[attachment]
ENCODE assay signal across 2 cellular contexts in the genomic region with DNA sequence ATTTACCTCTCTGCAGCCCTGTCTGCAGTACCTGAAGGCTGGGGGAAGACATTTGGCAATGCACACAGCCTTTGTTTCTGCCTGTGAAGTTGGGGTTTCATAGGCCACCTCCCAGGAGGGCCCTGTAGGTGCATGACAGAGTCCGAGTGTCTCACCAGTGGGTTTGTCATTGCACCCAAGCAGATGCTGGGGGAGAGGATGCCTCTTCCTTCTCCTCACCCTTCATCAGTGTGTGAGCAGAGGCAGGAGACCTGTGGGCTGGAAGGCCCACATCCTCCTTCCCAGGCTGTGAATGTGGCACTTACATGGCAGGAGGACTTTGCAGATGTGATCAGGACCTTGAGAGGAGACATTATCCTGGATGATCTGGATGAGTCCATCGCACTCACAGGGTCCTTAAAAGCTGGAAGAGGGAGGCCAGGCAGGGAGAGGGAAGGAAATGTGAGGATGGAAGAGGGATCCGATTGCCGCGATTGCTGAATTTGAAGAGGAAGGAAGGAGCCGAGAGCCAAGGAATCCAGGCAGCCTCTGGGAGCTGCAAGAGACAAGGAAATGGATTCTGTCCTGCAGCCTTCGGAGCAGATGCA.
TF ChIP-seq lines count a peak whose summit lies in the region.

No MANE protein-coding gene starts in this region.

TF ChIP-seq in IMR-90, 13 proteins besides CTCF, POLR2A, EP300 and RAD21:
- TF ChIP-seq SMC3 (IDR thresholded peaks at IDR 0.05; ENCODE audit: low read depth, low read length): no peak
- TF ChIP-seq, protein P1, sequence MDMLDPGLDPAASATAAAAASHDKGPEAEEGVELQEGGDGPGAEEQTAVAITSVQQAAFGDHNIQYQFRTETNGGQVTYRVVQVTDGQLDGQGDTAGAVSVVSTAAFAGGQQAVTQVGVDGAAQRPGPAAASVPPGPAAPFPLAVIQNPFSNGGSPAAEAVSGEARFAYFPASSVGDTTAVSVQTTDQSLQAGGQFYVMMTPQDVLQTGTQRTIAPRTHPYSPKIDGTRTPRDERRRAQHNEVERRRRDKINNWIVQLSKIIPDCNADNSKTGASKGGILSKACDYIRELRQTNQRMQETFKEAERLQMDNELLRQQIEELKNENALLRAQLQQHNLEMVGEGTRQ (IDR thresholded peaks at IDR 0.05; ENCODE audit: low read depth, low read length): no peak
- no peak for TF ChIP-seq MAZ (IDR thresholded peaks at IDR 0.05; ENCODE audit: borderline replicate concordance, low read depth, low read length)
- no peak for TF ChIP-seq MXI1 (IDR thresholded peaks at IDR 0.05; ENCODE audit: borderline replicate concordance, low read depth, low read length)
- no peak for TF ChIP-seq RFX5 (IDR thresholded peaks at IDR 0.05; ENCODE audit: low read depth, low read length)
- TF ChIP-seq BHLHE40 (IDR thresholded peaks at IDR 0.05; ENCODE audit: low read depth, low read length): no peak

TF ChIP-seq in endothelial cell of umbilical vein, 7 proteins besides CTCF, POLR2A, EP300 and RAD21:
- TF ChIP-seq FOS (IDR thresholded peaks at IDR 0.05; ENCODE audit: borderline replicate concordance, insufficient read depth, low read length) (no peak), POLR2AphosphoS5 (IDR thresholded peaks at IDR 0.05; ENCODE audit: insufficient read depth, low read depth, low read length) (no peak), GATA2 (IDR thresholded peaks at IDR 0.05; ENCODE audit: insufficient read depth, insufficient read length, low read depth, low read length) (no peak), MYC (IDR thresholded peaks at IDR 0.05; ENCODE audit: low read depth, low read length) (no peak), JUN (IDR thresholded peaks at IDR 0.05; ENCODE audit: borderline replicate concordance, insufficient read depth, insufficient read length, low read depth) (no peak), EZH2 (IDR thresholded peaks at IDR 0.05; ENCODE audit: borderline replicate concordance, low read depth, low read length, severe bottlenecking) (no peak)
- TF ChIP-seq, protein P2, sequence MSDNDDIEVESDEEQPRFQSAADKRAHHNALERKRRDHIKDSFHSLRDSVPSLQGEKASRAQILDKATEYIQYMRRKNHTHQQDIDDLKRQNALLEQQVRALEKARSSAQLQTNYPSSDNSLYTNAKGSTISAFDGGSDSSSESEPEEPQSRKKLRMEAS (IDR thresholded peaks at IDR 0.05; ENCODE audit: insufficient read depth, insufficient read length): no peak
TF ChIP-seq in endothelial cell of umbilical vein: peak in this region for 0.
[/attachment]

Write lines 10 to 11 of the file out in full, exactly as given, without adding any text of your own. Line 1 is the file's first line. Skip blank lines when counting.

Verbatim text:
- TF ChIP-seq BHLHE40 (IDR thresholded peaks at IDR 0.05; ENCODE audit: low read depth, low read length): no peak

TF ChIP-seq in endothelial cell of umbilical vein, 7 proteins besides CTCF, POLR2A, EP300 and RAD21: